Everything animate or inanimate that is within the universe is controlled and owned by the Lord. One should therefore accept only those things necessary for himself, which are set aside as his quota, and one should not accept other things, knowing well to whom they belong.
Let us put this in perspective. ‘We’ do not ‘own’ anything in this world per se. Our ‘ownership’ is relative in the proper sense. Someone has placed all what we see and ‘we’ simply experience it. And in the insignificant space of time that we experience in the infinite timeline of creation, we think “This is mine, this is ours, it is our right, and it was meant for us” and so on. In doing so, we create misery for us and everyone around us.
How does this sound relevant in the present scenario? This is very relevant… at least to me. Without recognizing God as the owner of everything, there is no possibility of reconciliation between the warring people who are nowadays taking up arms for even the smallest of disagreements. Replacing Krishna’s position with a man-made authority like how the communists do will simply lead to further chaos or tyrannical regimes, as we already know from the several examples we have seen in this world.
At this juncture, mentioning the prayer of Prahlada to Lord Narasimha is very apt.
Srimad Bhagavatam Canto 7 Chapter 9 Verse 17:
sokagnina sakala-yonishu dahyamanah
duhkhaushadham tad api duhkham atad-dhiyaham
bhuman bhramami vada me tava dasya-yogam
O great one, O Supreme Lord, because of combination with pleasing and displeasing circumstances and because of separation from them, one is placed in a most regrettable position, within heavenly or hellish planets, as if burning in a fire of lamentation. Although there are many remedies by which to get out of miserable life, any such remedies in the material world are more miserable than the miseries themselves. Therefore I think that the only remedy is to engage in Your service. Kindly instruct me in such service.
For a person who is inheriting virtually all the wealth and status from his demoniac father, Prahlada Maharaj’s instruction is shockingly, in a good way, contrasting!
We think we can come over any problem in this material world by virtue of our limited intelligence and creativity, but we do not realize that we are creating more and more trouble for us, since our viewpoint is like that of a frog inside a well.
This can be a good exercise for the readers to do: Think and describe in brief a situation where a solution by humans for a problem has become a greater problem for mankind.
Let me conclude this article by saying this: We have dug ourselves a bottomless hole of quicksand called ‘construction-destruction paradox’. In the name of progress, we have ignored the teachings of the Vedas and ancient sages and are literally squeezing the life force out of our mother-like Earth, endangering our survival and a rare opportunity for eternal liberation.
Kali Yuga may be meant to be this way. That does not mean we don’t have any choice but to suffer. There is always a choice. It is up to us to take to the teachings of the Vedas seriously and live a purposeful life. Or ignore the instructions meant for our well-being (material and spiritual) and continue to suffer, thinking it is enjoyment.
Next topic: Purpose of Life.
Article written by Ambi.
Ancient Wisdom, Modern relevance – Perfection of Yoga
Ancient Wisdom, Modern relevance – Perfection of Yoga
In my last article, I had addressed the details on who can be a Guru and how to identify a bonafide spiritual master. In the article before that, we saw Lord Krishna addressing Arjuna’s despondent pleas. Instead of going through a chapter-wise discussion as I had planned earlier, I am taking a thematic approach on presenting the conclusions made by the Supreme Lord Sri Krishna on various paths of Yoga as he explained in the Bhagavad Gita. This will reduce my effort significantly, thereby helping me to spend time on the discussions that might follow.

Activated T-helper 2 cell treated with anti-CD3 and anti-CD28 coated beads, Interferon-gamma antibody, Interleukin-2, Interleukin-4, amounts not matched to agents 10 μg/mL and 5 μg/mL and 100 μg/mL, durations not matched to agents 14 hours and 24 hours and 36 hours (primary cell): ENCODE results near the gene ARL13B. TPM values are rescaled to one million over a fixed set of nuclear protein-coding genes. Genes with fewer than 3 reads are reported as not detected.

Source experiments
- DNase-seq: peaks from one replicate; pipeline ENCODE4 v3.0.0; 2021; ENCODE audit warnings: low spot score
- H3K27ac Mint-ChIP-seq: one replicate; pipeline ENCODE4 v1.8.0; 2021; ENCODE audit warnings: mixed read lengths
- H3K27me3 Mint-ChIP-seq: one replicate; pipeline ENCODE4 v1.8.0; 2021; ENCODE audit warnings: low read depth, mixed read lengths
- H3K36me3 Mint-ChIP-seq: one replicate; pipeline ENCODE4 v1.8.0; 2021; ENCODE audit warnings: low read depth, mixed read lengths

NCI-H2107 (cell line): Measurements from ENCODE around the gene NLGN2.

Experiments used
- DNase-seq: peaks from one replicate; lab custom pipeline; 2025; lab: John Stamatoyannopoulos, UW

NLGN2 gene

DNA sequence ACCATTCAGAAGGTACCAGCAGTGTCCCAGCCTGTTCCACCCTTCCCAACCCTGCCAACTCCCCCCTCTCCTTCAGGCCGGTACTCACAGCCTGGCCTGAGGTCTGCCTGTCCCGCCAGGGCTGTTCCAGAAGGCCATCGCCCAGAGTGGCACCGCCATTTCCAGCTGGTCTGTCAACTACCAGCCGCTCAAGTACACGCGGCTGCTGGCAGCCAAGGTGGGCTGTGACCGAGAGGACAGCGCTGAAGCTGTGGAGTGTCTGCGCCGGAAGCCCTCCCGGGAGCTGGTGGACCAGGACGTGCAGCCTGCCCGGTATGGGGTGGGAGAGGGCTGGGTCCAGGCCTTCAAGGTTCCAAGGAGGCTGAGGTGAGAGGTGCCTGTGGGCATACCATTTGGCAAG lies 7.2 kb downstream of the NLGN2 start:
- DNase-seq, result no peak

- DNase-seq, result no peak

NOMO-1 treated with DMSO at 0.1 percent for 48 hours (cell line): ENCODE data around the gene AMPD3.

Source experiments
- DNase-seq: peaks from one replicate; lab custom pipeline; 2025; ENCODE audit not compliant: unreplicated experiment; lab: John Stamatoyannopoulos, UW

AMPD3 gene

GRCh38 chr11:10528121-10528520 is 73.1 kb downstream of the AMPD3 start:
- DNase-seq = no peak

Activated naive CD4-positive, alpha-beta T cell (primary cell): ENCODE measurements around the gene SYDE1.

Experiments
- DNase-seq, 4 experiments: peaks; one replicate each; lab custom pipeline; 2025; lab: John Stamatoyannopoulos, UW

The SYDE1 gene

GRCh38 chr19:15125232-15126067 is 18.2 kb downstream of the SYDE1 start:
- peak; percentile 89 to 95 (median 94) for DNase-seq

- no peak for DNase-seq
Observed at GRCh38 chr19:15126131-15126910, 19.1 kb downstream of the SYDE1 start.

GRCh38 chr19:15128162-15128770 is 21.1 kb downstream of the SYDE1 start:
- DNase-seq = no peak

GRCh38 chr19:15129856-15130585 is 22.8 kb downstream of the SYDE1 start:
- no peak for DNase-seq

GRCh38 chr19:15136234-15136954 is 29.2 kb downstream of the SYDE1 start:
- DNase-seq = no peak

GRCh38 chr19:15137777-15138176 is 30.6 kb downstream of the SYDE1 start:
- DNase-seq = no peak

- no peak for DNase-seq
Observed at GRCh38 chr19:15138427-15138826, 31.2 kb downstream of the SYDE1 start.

“Yoga” means “linking of our consciousness with the Supreme Absolute Truth”. When the linking process is predominantly through fruitive activities, it is called Karma Yoga. If it is done through empirical means, it is called Jnana Yoga. If it is done through unalloyed devotional service to the Supreme Lord, it is called Bhakti Yoga.
The Bhagavad Gita teaches us of a “Yoga Ladder”, a series of steps made of yoga practices which ultimately lead to the Perfection of Yoga. Following this process, a conditioned soul can purify its existence gradually in this material world and reawaken its spiritual consciousness.
The first step in the ladder is called “Karma-Kanda”. This step has no spiritual objective. In this stage, a conditioned soul/ person, is introduced to regulated sense enjoyment, and to the Vedas which dictate the performance of sacrifices for the sake of results. This basically increases faith in the sastras.
Read BG 2.31, BG 3.11, BG 3.16.
Next is the step of “Karma Yoga”, which is performance of fruitive activities. The person begins to get frustrated with the sense enjoyment and shows inclinations of detachment. But he is still too attached to completely stop working for his own enjoyment.
When a person works for his own enjoyment but has a spiritual objective interlinked to the effort, the stage is called Sakama Karma. Continued practice of work in partial detachment to the results of fruitive activities leads to Nishkama Karma, work which is uncontaminated with material desires and has a pure spiritual objective.
Since any sense enjoyment leads to frustration in the end, a person gradually elevates himself through Karma Yoga to a stage where he begins to examine the ‘Jnana’ section of the Vedic literature. Here, as described by Lord Krishna in Bhagavad Gita, Chapter 06, one gives up all societal obligations and sets on a pursuit in search of knowledge of the Brahman. This path of realization is not easy at all to follow, as correctly pointed out by Arjuna and Lord Krishna in the chapter 06 of Bhagavad Gita.
Read BG 5.2.